Last month, Vox engineers spent three days at Chartbeat’s NY office hacking on digital ad measurement. I want to share Vox’s take on the current state of online advertising and tell you how and why we’re working with Chartbeat to make things better.
The current state of online advertising
The state of digital advertising — and brand advertising, in particular — is suboptimal. In short, as an industry, we’re showing ads that readers don’t want to see and measuring using techniques that don’t tell us enough about whether ads are successful.
The good news, from our perspective at Vox Media, is that digital advertising has enormous room for improvement. We believe that by designing beautiful ads that delight instead of annoy, elegantly integrating these beautifully-designed ads alongside premium brands and content and for a premium audience, and employing measurement techniques that reveal a complete picture about who viewed an ad and to what degree readers engaged with and were influenced by it, that we can provide an advertising experience that does a better job of pleasing everyone involved: publishers, advertisers, and readers alike.
We’re making progress on all of the above, but solving these problems isn’t easy. It helps to have great partners.
Solving problems with Chartbeat
On measurement in particular, we were excited to work directly with Chartbeat because, like us, they’re convinced that the current state of digital ad measurement is not good enough and are actively working to make it better. Of course, Chartbeat is in the business of knowing how users engage with websites, and they’ve started to put that expertise to work tracking ads. (We had nodded our heads all the way through reading their recent blog post on the superiority of Engaged Time over impressions and clicks and awesome study showing a strong correlation between Engaged Time and brand recall.)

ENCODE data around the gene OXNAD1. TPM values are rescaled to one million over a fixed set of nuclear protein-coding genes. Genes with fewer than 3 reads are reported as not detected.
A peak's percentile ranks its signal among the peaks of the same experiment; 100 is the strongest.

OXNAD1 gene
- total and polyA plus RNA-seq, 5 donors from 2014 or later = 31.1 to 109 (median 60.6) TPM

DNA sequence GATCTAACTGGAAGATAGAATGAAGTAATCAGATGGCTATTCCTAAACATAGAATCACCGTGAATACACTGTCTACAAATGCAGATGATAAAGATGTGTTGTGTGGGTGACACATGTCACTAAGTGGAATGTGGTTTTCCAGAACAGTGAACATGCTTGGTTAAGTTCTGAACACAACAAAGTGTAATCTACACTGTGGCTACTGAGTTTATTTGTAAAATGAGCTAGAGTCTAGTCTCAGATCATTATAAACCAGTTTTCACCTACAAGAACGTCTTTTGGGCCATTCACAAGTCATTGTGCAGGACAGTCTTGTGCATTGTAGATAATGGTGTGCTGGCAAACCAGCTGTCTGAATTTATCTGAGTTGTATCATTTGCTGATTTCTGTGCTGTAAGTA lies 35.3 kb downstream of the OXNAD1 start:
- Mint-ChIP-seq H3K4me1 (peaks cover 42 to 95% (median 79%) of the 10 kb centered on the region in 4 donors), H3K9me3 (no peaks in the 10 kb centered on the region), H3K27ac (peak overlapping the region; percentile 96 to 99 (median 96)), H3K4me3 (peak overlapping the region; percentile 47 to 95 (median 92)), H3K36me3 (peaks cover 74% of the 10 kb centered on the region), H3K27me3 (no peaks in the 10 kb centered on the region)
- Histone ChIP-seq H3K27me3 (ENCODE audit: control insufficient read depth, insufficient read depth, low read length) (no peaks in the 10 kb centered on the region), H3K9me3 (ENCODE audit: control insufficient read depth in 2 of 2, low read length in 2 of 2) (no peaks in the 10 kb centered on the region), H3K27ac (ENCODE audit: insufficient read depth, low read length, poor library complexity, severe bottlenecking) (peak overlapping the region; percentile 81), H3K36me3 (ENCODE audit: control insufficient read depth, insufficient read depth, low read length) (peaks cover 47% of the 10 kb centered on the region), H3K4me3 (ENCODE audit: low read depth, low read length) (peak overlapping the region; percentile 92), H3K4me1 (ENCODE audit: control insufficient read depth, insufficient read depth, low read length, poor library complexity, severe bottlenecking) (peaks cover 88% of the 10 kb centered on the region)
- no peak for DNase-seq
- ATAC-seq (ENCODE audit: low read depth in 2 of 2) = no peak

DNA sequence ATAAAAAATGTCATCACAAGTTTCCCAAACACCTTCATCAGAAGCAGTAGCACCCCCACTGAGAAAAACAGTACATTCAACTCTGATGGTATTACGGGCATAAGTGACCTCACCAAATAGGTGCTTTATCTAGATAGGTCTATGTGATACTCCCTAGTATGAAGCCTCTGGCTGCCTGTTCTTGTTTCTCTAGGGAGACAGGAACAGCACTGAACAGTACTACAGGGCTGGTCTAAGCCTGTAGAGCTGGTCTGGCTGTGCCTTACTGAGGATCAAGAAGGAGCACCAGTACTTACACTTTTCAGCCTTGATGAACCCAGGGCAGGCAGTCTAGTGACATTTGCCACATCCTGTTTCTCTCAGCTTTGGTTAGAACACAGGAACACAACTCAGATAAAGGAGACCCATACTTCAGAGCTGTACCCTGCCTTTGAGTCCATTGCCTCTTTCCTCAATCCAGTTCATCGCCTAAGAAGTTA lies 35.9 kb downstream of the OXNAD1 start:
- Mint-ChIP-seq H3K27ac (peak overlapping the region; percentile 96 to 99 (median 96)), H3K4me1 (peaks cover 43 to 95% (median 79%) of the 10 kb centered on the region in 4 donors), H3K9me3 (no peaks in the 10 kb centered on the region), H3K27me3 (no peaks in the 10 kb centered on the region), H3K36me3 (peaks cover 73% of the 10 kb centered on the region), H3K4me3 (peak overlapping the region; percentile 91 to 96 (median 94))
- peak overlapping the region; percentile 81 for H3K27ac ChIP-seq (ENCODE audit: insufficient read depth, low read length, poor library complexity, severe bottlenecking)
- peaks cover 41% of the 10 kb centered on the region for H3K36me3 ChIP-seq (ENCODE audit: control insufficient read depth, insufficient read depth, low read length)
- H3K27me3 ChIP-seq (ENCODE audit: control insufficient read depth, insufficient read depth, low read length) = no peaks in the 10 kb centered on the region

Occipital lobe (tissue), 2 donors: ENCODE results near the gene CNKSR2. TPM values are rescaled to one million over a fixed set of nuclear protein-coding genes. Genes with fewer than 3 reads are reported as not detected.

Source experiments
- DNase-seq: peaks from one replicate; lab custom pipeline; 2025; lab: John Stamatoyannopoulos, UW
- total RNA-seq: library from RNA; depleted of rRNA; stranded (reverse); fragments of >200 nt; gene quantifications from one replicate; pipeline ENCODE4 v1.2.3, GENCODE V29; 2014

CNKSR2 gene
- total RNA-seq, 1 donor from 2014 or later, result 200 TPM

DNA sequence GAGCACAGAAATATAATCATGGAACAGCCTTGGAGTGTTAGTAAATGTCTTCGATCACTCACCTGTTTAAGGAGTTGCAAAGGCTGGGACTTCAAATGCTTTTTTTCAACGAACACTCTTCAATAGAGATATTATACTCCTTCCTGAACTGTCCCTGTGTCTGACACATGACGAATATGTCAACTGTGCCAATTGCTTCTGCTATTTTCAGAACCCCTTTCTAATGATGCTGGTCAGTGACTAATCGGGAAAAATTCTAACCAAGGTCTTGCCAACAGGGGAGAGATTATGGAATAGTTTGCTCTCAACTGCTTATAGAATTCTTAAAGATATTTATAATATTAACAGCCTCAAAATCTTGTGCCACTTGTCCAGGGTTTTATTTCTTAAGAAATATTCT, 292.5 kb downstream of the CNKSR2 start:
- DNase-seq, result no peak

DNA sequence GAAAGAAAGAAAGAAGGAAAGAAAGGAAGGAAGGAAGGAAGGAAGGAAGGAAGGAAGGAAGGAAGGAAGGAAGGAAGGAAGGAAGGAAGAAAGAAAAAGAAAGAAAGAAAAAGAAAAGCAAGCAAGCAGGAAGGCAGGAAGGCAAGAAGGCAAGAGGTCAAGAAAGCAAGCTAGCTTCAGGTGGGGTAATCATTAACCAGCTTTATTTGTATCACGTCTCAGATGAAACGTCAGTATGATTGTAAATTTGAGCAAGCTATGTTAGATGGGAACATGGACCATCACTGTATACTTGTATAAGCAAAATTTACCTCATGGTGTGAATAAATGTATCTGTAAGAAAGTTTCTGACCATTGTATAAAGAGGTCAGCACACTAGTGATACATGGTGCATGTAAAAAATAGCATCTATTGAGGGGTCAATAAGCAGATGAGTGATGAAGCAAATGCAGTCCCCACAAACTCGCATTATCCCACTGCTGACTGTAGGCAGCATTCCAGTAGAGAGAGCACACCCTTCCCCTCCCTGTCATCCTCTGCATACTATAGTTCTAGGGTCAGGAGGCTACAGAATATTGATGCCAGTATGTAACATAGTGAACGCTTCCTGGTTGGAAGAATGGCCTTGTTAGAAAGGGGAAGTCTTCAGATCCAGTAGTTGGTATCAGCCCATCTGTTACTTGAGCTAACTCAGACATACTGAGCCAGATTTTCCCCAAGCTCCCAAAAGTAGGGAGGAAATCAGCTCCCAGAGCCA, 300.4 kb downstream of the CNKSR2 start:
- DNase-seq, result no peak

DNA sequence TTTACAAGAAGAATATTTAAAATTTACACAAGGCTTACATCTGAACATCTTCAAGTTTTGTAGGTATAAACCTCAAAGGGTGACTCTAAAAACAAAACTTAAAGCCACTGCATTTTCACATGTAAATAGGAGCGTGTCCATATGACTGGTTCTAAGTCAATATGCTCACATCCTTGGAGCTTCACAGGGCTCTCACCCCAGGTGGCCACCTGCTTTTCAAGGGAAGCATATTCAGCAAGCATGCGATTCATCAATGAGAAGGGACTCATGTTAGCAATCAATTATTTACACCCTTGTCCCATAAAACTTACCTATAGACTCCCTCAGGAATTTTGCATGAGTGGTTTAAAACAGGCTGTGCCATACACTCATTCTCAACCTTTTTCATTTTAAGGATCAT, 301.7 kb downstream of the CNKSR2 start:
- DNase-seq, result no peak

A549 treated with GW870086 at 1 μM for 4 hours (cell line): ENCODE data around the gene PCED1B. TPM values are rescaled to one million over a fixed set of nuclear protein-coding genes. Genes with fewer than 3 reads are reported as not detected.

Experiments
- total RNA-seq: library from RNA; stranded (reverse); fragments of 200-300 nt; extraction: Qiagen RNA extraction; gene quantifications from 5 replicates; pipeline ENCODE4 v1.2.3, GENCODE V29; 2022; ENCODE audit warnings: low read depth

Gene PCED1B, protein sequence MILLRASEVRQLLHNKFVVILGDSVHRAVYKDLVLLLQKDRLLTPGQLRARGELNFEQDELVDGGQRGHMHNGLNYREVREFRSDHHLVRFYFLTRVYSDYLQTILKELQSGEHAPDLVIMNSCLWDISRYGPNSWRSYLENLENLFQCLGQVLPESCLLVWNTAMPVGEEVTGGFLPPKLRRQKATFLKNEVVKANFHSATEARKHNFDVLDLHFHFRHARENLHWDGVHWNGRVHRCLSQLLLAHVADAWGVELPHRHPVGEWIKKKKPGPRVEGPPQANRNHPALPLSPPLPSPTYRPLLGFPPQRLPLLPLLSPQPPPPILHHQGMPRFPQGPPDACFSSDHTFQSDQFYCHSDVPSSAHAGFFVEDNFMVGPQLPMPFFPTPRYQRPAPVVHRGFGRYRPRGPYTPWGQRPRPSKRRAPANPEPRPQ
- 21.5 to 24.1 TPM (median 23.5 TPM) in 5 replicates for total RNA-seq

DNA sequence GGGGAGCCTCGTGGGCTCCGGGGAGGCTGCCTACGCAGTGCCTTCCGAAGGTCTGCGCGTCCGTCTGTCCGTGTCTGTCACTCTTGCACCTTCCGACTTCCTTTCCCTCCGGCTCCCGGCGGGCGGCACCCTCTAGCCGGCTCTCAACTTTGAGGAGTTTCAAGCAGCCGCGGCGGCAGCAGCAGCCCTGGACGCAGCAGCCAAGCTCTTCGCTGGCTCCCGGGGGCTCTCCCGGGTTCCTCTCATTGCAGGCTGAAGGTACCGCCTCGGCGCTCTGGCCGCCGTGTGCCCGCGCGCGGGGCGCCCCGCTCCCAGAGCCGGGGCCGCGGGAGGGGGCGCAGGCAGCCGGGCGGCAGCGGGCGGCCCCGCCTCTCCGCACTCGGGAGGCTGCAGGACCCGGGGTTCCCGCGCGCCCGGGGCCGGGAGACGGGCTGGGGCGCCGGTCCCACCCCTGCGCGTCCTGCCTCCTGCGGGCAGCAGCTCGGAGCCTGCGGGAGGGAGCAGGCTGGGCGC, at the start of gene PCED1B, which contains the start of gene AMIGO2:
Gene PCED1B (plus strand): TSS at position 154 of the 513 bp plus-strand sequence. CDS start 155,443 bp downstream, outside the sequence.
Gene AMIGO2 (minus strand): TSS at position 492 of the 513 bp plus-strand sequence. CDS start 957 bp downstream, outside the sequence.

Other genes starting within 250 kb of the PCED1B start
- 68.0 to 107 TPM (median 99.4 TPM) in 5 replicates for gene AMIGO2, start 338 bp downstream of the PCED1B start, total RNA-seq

We’re also passionate (OK, addicted) users of Chartbeat’s products. Screenshots of important Vox milestones as visualized by Chartbeat litter our Campfire transcripts. These people do awesome work and it’s fun to hack with folks whose work you admire.
For all of these reasons, when Chartbeat invited us to attend one of their Hack Weeks, we immediately said yes.
The Hack Week invitation was made at an opportune time, as Vox had just released an early alpha version of a new ad product metrics dashboard. The system was still in its early stages, but it was functioning in at least a basic way at every layer, and it served as a foundation for us to hack on.
We arrived at Chartbeat with a mock of a few changes to the dashboard — we knew we wanted to start reporting, for every ad, both the Average and Total Engaged Time. As Chartbeat has shown, Engaged Time correlates well with brand recall, so being able to provide this level of insight to our advertisers and to ourselves would be one important step forward in moving beyond standard clicks and impressions
So we came with one concrete thing that we wanted to accomplish (having validated the idea with Chartbeat beforehand to make sure what we had in mind wasn’t crazy); beyond that, we were ready to play it by ear.